Enter Mr. I.M. Killa, the alias for motorcycle would-be tough guy, Horatio E. Pusser, who made big bank in bass futures and was obsessed with all things fishy, being a third generation fishmonger from the Bronx. “I.M. Killa” appears aggressively on his super-exclusive American Express Black Card, which sets apart the truly well heeled from the likes of me and the rest of the workaday hoi polloi.
In the lavish life of mega-buck motorcycles, exotic sports cars, posh hotels, exclusive clubs, $1,000 dinners and $2,500 per night escorts for those who want to party like a golf star, the sublime delights of the VIP are something most dream await us in the afterlife. But Killa wanted some now, somehow.
Despite the really dumb and dreadful actions of a certain golf god, he wanted to swing like Tiger, even if what happens in Vegas doesn’t always stay in Vegas. It does make me wonder, though, as long as we’re playing with our putters, when are 18 holes not enough?
Some Las Vegas hotels will provide millionaire concierge service, if your wallet is fat enough. A single phone call to the right source will have you behind the wheel of a Bentley Mulsanne or Ferrari 458 Italia or atop the custom-made works of a radical Travertson V-Rex. Every whim, fantasy and desire will be fulfilled, no matter how exotic or erotic. All it takes is cash – Monopoly-size piles of it.
You want the romantic dinner for two at Wolfgang Puck’s Postrio restaurant; $400 bottle service in the VIP rooms of Vegas’ hottest nightspots, such as Stoney’s, Minus 5 Ice Lounge, or Studio 54; the best seats at the Beatles’ LOVE, the Blue Man Group, Le Reve, Criss Angel’s Believe, or Kid Rock rocking your hotel suite, every chef, server, performer and pourer will be your best friend. You just have to pay them.
It might be a good idea to interject a caution here. If you pick a private VIP concierge over one provided by an upscale hotel, you’re rolling the dice. Some of these companies are less than reputable, or reliable. They can promise a lot and deliver little. And some are just glorified call girl services. Remember, this is Las Vegas where almost nothing is real. It’s a town built solidly on sin, all the sins. But a little peril is fun.
A call to the amiable Jack Reynolds of WeRentMotorcycles.com, and the important stuff was handled. Two bikes were delivered to our hotel, the Silverton Casino Lodge—one for me, one for Killa. Not as glitzy or glam as some Vegas Strip hotel casinos, the Silverton is a few miles off the main drag, providing a more rustic and quiet retreat from the neon hubbub. It also boasts some first-rate restaurants (see Dining Out).
Killa, smoking a Thompson Chopper cigar and looking resplendent in his groovy, hinge-less Liquid Eyewear glasses and Schott leather Rocker Shirt (the same Kid Rock wears, he noted), felt right at home to the adjacent Bass Pro Shop Super Store, a 165,000 sq.-ft., two-story sportsman’s indoor paradise. This dreamland of fishing and firearms features a simulated trout stream, a 40,000-gallon freshwater aquarium and possibly mermaids masquerading as human fish wranglers. It’s Vegas, baby.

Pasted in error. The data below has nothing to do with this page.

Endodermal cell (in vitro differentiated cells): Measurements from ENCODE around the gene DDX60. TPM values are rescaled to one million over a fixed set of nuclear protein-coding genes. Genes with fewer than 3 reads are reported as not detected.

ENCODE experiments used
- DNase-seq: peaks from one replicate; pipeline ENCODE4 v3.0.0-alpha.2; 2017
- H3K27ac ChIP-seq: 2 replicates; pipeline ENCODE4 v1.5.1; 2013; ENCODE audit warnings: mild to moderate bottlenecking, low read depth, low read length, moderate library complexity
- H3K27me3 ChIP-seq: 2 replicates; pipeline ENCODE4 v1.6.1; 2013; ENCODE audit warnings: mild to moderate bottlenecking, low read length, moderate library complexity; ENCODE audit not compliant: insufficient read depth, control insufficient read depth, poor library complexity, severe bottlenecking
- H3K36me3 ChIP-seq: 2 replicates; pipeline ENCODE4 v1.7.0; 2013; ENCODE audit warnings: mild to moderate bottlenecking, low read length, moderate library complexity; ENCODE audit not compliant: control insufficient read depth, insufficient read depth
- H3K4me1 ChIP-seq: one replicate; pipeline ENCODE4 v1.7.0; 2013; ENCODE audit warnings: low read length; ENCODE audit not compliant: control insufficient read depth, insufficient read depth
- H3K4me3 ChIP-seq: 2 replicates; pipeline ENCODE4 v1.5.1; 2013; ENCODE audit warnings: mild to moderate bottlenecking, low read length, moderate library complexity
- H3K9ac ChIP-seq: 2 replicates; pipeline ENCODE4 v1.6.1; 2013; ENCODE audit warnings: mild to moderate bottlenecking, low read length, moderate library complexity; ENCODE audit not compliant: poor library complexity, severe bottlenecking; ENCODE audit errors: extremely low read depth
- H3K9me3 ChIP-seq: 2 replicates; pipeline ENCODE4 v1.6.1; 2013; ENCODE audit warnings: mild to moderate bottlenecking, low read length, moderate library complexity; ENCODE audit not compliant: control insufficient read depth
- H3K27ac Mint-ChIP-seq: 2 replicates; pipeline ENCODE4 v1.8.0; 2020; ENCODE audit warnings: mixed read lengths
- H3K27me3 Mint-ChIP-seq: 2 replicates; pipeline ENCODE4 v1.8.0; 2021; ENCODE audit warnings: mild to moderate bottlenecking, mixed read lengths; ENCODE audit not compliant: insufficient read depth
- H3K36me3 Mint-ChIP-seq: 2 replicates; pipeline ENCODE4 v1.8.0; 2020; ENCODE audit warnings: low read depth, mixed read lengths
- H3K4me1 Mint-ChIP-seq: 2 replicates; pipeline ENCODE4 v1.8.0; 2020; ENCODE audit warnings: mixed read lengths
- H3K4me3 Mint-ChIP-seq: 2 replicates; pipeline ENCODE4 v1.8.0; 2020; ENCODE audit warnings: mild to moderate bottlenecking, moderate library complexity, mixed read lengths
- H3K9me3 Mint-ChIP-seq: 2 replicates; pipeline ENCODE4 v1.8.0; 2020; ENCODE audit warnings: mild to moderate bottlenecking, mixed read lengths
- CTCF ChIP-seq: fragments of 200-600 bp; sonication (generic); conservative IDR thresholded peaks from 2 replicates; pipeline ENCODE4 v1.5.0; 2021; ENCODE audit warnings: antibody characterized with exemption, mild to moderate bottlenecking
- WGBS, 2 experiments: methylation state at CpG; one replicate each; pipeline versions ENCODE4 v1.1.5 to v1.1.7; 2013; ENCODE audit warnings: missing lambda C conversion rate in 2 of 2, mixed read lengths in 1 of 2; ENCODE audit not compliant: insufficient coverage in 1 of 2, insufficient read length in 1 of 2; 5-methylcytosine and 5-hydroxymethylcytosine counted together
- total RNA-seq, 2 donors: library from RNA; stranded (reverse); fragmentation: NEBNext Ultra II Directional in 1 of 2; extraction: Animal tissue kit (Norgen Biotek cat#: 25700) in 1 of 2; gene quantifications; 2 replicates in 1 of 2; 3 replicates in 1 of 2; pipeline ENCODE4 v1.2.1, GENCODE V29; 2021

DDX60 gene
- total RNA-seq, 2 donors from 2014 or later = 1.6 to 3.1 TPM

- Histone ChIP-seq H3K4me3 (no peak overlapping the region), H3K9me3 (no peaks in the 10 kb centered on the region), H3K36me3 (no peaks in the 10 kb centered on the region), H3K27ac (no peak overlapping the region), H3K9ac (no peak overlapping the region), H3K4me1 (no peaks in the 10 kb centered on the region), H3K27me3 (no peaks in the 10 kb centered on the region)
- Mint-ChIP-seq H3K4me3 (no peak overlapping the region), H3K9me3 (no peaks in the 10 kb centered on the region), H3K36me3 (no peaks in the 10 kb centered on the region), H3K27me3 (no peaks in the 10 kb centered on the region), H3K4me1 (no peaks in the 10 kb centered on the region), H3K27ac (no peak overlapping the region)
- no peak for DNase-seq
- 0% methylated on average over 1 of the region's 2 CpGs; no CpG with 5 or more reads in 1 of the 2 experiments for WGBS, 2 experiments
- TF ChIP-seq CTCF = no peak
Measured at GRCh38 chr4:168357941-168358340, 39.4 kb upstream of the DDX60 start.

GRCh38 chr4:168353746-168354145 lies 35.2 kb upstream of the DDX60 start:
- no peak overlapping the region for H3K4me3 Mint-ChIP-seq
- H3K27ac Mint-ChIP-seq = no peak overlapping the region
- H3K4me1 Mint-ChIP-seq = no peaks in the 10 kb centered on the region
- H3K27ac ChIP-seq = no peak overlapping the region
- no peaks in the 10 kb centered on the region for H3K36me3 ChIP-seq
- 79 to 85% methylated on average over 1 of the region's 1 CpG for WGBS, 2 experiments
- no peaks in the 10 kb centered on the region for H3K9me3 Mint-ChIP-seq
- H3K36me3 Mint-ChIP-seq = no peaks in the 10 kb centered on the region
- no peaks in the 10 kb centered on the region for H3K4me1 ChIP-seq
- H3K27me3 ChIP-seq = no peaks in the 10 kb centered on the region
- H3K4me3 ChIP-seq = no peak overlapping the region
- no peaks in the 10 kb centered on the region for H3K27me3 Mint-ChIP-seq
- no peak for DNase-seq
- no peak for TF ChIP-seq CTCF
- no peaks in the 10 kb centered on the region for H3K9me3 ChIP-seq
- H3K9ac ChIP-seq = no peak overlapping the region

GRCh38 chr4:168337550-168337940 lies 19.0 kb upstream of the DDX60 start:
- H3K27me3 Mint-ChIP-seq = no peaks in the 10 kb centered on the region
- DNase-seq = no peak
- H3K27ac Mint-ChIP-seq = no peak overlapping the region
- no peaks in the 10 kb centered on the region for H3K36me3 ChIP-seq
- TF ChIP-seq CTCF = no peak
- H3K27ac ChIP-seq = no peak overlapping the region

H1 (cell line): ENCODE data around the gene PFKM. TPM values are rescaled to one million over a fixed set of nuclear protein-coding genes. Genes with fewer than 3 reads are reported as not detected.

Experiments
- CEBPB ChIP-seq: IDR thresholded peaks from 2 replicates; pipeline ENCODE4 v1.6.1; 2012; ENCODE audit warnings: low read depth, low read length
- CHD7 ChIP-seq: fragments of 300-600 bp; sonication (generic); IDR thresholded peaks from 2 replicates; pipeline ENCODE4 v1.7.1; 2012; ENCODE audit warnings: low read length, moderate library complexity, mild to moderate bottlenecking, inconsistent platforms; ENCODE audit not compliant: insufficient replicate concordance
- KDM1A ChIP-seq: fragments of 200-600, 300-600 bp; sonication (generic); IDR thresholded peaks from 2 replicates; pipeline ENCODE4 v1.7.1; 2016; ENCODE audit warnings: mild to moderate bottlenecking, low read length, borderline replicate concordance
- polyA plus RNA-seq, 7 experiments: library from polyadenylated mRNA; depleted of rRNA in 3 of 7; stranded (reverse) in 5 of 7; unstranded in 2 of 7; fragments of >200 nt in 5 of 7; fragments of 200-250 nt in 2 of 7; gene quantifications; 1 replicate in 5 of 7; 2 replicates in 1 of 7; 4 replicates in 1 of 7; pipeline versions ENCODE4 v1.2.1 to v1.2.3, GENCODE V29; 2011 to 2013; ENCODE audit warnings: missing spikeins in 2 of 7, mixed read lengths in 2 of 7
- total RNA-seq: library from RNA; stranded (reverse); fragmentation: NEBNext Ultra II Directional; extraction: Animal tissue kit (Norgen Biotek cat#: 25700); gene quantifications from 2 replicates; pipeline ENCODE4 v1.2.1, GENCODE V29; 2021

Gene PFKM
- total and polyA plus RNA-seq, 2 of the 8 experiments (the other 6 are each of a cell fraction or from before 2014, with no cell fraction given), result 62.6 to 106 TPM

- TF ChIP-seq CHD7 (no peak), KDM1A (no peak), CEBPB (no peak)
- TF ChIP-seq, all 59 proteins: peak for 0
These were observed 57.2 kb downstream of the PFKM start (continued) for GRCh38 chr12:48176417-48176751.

Arguably, no bike is better suited to cruising the Strip than the V-Rex, a slick, ultra-cool, V-Rod-powered factory custom built by Travertson. The machine looks like it was made for the glare of Vegas. With a sleek, powerful build, the V-Rex prowls the boulevard like an apex predator. It is a big, bad, snarling beast, a jaw dropping head turner. This turns the V-Rex into a real pickup machine—if it only had a rear seat. The bike is strictly a solo ride, but if you’re rolling in moolah and insatiable, you’ll find a way.
Reynolds also provided a Kawasaki Voyager for more practical entertainment. The loaded, plush bagger is great for shopping sprees and carrying large amounts of cash or PGA-themed condoms. Killa rode the Rex.
Concierge Motorcycle Service
There have long been motorcycle rental and touring companies, but Jack Reynolds, a partner in WeRentMotorcycles.com, may be the first and still only company to deliver bikes door-to-door, state-to-state, to your home or hotel.
The Newport Beach, CA-based operator has transported bikes across town and across the country. “The furthest pickup so far has been to Miami. We delivered the bikes to Los Angeles, the clients rode to Prudhoe Bay in Alaska and then home to Miami, a ride of some 13,200 miles,” said Reynolds, who formerly headed up Quik Internet, a Web service provider.
WeRentMotorcycles.com will do one-way or roundtrip rentals, provide self-guided directions via a pre-programmed, handlebar-mounted Garmin Zuma 550 GPS systems, and will provide a live guide, if requested. “That’s a rare occurrence,” said Reynolds, “and usually for clients who don’t speak English.” Reynolds said 70% of his clientele come from overseas, mostly Europe, Australia and South America.
WeRentMotorcycles.com has no retail space. For Reynolds, this is a two-sided coin. “It helps us be more flexible and competitive,” he said, “keeping prices reasonable and allowing us to put our resources into our bikes and service. We’re also available 24/7, not just during normal business hours. But it’s also harder to have credibility with potential customers. Fortunately, our reputation and recommendations speak for us.”